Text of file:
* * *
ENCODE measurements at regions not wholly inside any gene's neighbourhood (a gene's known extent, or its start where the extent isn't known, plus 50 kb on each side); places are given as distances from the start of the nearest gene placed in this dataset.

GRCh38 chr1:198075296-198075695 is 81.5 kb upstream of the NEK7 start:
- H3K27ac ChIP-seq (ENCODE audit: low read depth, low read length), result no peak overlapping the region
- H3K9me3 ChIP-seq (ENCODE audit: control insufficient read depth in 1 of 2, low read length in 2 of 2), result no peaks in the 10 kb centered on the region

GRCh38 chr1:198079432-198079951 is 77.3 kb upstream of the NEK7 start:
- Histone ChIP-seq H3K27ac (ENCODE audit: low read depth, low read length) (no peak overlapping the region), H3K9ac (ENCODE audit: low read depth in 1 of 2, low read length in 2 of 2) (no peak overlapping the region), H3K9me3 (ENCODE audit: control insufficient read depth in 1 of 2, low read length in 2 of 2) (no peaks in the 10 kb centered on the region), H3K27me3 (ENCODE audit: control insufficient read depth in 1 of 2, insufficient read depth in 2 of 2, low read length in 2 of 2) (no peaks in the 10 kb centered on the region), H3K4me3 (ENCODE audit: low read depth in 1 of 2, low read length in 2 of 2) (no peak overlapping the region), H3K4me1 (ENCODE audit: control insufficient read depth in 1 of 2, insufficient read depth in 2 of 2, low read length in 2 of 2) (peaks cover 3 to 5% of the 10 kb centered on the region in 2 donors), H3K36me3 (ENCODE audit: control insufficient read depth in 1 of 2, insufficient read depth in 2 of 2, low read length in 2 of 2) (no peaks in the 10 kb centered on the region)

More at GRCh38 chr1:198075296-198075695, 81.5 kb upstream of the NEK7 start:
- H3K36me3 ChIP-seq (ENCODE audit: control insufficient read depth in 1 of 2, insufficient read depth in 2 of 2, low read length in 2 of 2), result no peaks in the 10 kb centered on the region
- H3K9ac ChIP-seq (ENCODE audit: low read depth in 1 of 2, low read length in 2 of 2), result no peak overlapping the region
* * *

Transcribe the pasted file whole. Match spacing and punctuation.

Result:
ENCODE measurements at regions not wholly inside any gene's neighbourhood (a gene's known extent, or its start where the extent isn't known, plus 50 kb on each side); places are given as distances from the start of the nearest gene placed in this dataset.

GRCh38 chr1:198075296-198075695 is 81.5 kb upstream of the NEK7 start:
- H3K27ac ChIP-seq (ENCODE audit: low read depth, low read length), result no peak overlapping the region
- H3K9me3 ChIP-seq (ENCODE audit: control insufficient read depth in 1 of 2, low read length in 2 of 2), result no peaks in the 10 kb centered on the region

GRCh38 chr1:198079432-198079951 is 77.3 kb upstream of the NEK7 start:
- Histone ChIP-seq H3K27ac (ENCODE audit: low read depth, low read length) (no peak overlapping the region), H3K9ac (ENCODE audit: low read depth in 1 of 2, low read length in 2 of 2) (no peak overlapping the region), H3K9me3 (ENCODE audit: control insufficient read depth in 1 of 2, low read length in 2 of 2) (no peaks in the 10 kb centered on the region), H3K27me3 (ENCODE audit: control insufficient read depth in 1 of 2, insufficient read depth in 2 of 2, low read length in 2 of 2) (no peaks in the 10 kb centered on the region), H3K4me3 (ENCODE audit: low read depth in 1 of 2, low read length in 2 of 2) (no peak overlapping the region), H3K4me1 (ENCODE audit: control insufficient read depth in 1 of 2, insufficient read depth in 2 of 2, low read length in 2 of 2) (peaks cover 3 to 5% of the 10 kb centered on the region in 2 donors), H3K36me3 (ENCODE audit: control insufficient read depth in 1 of 2, insufficient read depth in 2 of 2, low read length in 2 of 2) (no peaks in the 10 kb centered on the region)

More at GRCh38 chr1:198075296-198075695, 81.5 kb upstream of the NEK7 start:
- H3K36me3 ChIP-seq (ENCODE audit: control insufficient read depth in 1 of 2, insufficient read depth in 2 of 2, low read length in 2 of 2), result no peaks in the 10 kb centered on the region
- H3K9ac ChIP-seq (ENCODE audit: low read depth in 1 of 2, low read length in 2 of 2), result no peak overlapping the region